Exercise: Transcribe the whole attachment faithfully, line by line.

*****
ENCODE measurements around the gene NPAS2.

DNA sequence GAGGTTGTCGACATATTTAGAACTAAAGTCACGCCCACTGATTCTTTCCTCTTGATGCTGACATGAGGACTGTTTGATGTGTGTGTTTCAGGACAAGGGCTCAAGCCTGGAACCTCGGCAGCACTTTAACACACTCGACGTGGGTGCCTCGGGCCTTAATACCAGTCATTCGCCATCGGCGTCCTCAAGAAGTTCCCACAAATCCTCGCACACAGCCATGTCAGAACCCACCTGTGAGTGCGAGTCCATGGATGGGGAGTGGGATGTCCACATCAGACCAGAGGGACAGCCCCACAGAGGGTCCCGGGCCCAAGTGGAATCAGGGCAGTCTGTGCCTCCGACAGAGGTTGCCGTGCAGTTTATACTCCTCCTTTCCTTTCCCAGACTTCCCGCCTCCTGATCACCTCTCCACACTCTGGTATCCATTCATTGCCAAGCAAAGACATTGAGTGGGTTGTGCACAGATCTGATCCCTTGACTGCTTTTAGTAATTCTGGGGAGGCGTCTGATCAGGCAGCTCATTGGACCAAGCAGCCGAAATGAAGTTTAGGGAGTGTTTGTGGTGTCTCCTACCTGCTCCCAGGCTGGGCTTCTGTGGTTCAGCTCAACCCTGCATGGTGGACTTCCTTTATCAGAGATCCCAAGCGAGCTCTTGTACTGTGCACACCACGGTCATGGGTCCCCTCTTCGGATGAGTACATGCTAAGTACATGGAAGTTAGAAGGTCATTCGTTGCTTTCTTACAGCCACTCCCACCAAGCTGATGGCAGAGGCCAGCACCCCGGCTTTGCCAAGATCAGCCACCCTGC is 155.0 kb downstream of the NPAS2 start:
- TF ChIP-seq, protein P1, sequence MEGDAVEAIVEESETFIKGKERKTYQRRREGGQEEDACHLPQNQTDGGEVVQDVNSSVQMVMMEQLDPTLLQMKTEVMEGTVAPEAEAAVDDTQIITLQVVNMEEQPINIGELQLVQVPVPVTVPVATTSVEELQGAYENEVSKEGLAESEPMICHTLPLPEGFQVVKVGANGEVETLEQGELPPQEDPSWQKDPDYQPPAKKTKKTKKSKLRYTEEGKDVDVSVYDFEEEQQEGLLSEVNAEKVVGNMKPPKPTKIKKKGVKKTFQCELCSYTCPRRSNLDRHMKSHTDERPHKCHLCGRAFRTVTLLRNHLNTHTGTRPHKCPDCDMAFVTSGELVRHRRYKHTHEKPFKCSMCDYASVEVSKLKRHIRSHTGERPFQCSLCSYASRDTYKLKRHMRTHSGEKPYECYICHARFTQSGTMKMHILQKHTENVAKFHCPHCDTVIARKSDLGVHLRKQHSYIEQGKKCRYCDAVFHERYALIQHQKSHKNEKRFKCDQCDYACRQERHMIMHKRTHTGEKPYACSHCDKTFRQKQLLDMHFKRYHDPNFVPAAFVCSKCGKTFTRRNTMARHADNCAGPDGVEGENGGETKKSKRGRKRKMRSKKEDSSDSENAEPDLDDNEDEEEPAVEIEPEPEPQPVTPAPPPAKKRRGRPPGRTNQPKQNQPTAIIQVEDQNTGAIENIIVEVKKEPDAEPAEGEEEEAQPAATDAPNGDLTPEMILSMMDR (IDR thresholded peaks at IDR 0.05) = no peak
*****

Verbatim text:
ENCODE measurements around the gene NPAS2.

DNA sequence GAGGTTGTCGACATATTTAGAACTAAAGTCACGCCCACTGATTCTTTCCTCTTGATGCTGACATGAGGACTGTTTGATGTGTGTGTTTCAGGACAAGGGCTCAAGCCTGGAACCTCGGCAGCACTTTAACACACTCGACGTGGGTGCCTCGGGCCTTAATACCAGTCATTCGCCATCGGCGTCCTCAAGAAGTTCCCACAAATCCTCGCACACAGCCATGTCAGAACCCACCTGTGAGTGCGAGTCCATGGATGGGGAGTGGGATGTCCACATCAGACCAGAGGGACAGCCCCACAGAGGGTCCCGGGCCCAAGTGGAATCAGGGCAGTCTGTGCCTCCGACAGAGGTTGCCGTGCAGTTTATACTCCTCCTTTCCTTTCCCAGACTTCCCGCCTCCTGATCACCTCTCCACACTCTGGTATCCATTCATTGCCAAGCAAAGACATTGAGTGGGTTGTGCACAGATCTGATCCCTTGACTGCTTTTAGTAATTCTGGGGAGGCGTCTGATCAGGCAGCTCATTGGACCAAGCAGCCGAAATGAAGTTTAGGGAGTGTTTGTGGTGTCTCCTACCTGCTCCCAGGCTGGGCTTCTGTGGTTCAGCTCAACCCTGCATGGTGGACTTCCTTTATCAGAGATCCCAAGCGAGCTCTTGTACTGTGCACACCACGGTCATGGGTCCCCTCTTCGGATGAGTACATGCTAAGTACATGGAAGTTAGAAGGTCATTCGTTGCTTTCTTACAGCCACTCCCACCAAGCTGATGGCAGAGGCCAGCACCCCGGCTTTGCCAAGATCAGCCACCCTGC is 155.0 kb downstream of the NPAS2 start:
- TF ChIP-seq, protein P1, sequence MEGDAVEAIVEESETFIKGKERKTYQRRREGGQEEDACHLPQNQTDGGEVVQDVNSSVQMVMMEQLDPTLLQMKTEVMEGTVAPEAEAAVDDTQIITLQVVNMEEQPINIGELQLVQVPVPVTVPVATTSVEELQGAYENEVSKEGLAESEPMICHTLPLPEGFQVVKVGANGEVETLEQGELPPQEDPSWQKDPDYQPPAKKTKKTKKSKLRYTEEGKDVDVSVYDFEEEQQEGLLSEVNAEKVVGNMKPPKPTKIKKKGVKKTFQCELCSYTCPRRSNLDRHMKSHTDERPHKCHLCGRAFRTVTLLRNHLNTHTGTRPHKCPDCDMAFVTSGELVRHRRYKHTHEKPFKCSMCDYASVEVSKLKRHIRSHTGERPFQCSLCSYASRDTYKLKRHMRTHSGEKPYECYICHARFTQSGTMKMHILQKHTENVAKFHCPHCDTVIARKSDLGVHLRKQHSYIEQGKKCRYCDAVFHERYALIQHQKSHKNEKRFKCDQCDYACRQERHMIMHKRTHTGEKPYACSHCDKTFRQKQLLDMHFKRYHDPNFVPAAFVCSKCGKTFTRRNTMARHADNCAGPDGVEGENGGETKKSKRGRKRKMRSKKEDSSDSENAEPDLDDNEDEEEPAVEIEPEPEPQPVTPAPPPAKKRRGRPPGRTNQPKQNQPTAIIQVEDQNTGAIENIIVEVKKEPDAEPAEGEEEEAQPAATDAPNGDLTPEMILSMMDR (IDR thresholded peaks at IDR 0.05) = no peak